Above: the coastal city of Karachi, Pakistan, was voted among the ten least liveable cities in the world according to the Global Liveability Index 2019.
Author: Gulmina Bilal
This is a guest article written by an SCN affiliate. If you have a topic you would like to feature in the Strong Cities Network website or newsletter, please email [email protected].
According to The Global Liveability Index 2019, Karachi is among the ten least liveable cities in the world and ranks at an overall 136th position on the list. The index takes into account factors such as living standards, crime, transport, access to education and health.
On the other hand, according to the Safe Cities Index 2019 Karachi was ranked at 57th position out of 60 with a score of 43.5 out of 100. This index in particular takes into account factors like digital, infrastructure, health and personal security. Both these indices paint a very grim picture of Karachi, a city known as the financial capital of Pakistan.
Karachi is a cosmopolitan city with representation from every nook and corner of Pakistan. There is a common belief among Pakistanis that everyone finds work in Karachi, which points towards the city’s inherent resilience. Similarly, it is also one of the cheapest cities to live in, according to the Worldwide Cost of Living 2019 report.
Karachi which was once called the city of lights has now lost its glorious past as a result of decades of gang warfare, political rivalries, terrorism and other factors. The city’s cultural, religious and ethnic diversity has never been considered as its strength. On the contrary, it has always been exploited by internal and external forces to create unrest in the city. The present state of affairs in Karachi has become so fragile that it has become difficult for city managers to even manage the garbage produced in the city on daily basis.
So how is it possible to improve Karachi’s ranking in the global indices? More importantly, how is it possible to make the city safer for its residents?
One solution is offered by the Strong Cities Network (SCN), which provides a platform for local government, municipal leaders and policy makers a chance to sit together and share ideas and resources to make their cities stronger and safer for its residents. The SCN offers a unique opportunity to city managers in Karachi to learn from the experience of others to improve the overall law and order situation in the city. Peshawar, Nowshera and Quetta are already members of the network with their administrators actively taking part in its activities.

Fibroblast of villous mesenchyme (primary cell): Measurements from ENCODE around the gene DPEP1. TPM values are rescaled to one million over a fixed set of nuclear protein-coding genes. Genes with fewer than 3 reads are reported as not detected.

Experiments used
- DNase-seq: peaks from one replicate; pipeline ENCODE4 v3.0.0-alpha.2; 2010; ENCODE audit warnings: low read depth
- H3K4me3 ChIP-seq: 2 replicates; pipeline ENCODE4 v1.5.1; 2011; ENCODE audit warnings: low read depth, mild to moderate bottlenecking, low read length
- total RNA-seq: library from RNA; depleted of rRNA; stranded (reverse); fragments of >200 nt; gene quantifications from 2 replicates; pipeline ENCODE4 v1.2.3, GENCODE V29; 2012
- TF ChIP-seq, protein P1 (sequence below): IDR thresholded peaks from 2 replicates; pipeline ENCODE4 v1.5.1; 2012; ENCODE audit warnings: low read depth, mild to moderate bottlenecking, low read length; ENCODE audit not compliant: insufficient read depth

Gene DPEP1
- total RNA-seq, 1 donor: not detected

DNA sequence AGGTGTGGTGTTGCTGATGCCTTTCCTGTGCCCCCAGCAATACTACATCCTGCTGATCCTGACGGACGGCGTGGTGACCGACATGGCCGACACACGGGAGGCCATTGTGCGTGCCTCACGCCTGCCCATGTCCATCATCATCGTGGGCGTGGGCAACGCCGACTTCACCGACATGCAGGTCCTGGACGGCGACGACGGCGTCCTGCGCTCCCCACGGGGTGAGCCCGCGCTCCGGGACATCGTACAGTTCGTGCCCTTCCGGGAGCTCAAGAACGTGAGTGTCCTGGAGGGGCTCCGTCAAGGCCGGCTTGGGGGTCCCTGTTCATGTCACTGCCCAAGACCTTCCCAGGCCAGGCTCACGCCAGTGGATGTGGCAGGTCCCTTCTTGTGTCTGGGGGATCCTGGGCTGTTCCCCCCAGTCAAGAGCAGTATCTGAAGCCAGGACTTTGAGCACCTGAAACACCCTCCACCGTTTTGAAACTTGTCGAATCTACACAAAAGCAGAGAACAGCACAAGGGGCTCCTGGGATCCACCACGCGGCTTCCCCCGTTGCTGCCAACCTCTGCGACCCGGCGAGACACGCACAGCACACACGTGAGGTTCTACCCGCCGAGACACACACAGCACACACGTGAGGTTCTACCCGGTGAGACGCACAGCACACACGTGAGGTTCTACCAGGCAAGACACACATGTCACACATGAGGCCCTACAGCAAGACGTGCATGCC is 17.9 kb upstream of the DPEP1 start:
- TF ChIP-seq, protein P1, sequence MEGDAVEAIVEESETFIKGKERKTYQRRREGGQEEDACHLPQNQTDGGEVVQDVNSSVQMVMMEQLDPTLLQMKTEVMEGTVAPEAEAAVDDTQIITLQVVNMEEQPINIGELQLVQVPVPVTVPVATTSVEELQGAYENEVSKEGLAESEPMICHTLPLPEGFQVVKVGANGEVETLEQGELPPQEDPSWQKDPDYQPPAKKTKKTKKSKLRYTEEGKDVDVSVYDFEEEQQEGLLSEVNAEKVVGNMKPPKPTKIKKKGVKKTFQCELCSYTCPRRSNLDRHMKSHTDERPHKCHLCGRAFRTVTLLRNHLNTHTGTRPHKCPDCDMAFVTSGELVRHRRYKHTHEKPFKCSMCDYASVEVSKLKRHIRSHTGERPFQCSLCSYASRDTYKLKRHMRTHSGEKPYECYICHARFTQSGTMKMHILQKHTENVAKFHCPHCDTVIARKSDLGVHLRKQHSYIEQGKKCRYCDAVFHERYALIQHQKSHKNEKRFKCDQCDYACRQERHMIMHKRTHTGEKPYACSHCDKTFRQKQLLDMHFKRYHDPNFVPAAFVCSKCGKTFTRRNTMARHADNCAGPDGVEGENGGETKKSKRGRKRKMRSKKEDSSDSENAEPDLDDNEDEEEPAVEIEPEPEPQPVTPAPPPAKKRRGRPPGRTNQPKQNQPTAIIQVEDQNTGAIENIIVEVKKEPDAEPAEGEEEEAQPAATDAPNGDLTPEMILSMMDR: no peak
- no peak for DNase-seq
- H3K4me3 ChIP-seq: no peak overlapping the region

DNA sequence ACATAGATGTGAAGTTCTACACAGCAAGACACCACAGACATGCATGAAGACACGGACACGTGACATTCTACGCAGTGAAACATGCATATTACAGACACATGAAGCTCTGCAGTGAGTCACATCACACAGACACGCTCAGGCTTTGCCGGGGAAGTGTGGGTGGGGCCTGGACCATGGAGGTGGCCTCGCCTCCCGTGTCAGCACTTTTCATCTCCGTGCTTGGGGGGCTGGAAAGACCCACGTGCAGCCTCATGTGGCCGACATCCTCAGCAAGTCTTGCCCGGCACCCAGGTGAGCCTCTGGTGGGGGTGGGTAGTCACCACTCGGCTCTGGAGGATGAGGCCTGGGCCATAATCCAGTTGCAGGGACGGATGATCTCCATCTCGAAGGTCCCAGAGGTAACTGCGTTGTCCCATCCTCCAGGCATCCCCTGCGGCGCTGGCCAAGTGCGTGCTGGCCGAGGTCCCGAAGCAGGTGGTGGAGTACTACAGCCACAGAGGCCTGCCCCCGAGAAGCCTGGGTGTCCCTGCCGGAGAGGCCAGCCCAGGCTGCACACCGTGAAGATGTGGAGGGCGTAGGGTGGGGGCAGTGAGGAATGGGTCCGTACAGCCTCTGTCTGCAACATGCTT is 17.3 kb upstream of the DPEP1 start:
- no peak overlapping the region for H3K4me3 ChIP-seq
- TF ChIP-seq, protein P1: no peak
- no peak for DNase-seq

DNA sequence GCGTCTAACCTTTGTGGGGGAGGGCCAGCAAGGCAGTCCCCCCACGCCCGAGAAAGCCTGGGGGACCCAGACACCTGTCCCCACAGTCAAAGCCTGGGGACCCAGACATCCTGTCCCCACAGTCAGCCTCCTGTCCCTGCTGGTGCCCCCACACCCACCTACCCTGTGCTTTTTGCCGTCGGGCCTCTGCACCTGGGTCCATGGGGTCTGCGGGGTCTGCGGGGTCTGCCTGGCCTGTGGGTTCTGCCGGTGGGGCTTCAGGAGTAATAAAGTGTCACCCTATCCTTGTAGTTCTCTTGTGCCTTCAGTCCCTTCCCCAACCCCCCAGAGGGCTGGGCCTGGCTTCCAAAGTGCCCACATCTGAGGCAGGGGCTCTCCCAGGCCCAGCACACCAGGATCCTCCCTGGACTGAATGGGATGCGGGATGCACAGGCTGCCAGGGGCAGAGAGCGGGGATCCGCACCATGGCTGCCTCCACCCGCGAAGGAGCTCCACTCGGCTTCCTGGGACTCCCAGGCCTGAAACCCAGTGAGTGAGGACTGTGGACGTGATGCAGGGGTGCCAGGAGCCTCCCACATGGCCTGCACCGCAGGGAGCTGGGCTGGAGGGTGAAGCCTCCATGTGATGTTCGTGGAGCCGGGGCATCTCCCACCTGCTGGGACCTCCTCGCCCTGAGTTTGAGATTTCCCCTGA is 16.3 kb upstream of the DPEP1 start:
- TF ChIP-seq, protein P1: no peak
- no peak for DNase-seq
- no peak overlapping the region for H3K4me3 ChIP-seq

Individualland, a research based consulting firm has recently concluded an initiative aimed at empowering the local/union council-level administrations in Karachi to develop Local Action Plans. These plans are designed to prevent violent extremism by addressing the drivers of radicalisation within each district, to be delivered via union council administrations. Through a series of different activities, the district stakeholders, including representatives from local government, youth and civil society organisations (CSOs), pool their efforts to develop PVE plans for each union council.
Each PVE plan describes a series of steps to identify, address, monitor and report the drivers of radicalisation which contributes to lawlessness and ultimately violent extremism. Drivers were wide-ranging, including hate speech, ethnic and religious conflict, discrimination in distribution of water, hindrances in girls’ education and more.
Above: Individualland Director Gulmina Bilal heads a meeting of Karachi representatives and the SCN.
Once the PVE plans were developed, Individualland took an extra step to organise a networking conference with the SCN to allow the local government representatives and other stakeholders from the targeted union councils to meet the SCN Deputy Head, Daniel Hooton, and learn from his experience of working with municipal leaders and policymakers from across the globe.
On a question relating to the smooth implementation of PVE plans, Daniel Hooton remarked that political interference and social reluctance are the leading reasons that hamper their implementation. While talking about the benefits of joining the network he said that:
“In practice, the tangible advantage of SCN membership is that cities develop a global connection, and are provided with opportunities and trainings, and acquire access to the online hub of resources. Moreover, cities are involved in the global discussion at the UN Summit, including cities from developed and developing countries.
In addition, private sectors and multi-national organisations are encouraged via their linkages to partner with local governments too. So, for Karachi, to consider membership of SCN anytime in the future opens opportunities for it to link with multinational corporations for means and support. The SCN assists in building and strengthening these partnerships”.